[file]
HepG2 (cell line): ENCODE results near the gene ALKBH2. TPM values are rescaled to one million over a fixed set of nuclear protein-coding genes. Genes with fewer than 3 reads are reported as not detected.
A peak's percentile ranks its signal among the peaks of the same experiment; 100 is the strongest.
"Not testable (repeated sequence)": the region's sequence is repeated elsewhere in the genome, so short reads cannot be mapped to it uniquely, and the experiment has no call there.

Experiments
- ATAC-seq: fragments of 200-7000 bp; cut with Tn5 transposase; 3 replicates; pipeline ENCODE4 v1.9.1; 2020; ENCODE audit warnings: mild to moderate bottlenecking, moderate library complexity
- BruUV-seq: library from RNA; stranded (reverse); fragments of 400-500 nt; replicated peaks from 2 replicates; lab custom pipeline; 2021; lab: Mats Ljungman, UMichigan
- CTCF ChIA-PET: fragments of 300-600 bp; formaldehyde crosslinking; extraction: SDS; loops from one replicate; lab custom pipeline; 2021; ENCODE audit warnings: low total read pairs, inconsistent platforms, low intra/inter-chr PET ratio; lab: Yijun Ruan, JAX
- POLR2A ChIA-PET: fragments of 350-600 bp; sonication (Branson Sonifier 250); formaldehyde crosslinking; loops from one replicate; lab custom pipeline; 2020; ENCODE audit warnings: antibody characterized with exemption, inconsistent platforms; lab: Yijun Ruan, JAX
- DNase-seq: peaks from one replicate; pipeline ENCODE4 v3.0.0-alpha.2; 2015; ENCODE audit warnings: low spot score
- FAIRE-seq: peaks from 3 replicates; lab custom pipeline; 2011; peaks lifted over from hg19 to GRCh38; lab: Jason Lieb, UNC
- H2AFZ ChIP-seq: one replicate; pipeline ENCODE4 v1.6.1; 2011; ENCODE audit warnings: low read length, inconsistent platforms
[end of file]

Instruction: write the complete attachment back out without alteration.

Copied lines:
HepG2 (cell line): ENCODE results near the gene ALKBH2. TPM values are rescaled to one million over a fixed set of nuclear protein-coding genes. Genes with fewer than 3 reads are reported as not detected.
A peak's percentile ranks its signal among the peaks of the same experiment; 100 is the strongest.
"Not testable (repeated sequence)": the region's sequence is repeated elsewhere in the genome, so short reads cannot be mapped to it uniquely, and the experiment has no call there.

Experiments
- ATAC-seq: fragments of 200-7000 bp; cut with Tn5 transposase; 3 replicates; pipeline ENCODE4 v1.9.1; 2020; ENCODE audit warnings: mild to moderate bottlenecking, moderate library complexity
- BruUV-seq: library from RNA; stranded (reverse); fragments of 400-500 nt; replicated peaks from 2 replicates; lab custom pipeline; 2021; lab: Mats Ljungman, UMichigan
- CTCF ChIA-PET: fragments of 300-600 bp; formaldehyde crosslinking; extraction: SDS; loops from one replicate; lab custom pipeline; 2021; ENCODE audit warnings: low total read pairs, inconsistent platforms, low intra/inter-chr PET ratio; lab: Yijun Ruan, JAX
- POLR2A ChIA-PET: fragments of 350-600 bp; sonication (Branson Sonifier 250); formaldehyde crosslinking; loops from one replicate; lab custom pipeline; 2020; ENCODE audit warnings: antibody characterized with exemption, inconsistent platforms; lab: Yijun Ruan, JAX
- DNase-seq: peaks from one replicate; pipeline ENCODE4 v3.0.0-alpha.2; 2015; ENCODE audit warnings: low spot score
- FAIRE-seq: peaks from 3 replicates; lab custom pipeline; 2011; peaks lifted over from hg19 to GRCh38; lab: Jason Lieb, UNC
- H2AFZ ChIP-seq: one replicate; pipeline ENCODE4 v1.6.1; 2011; ENCODE audit warnings: low read length, inconsistent platforms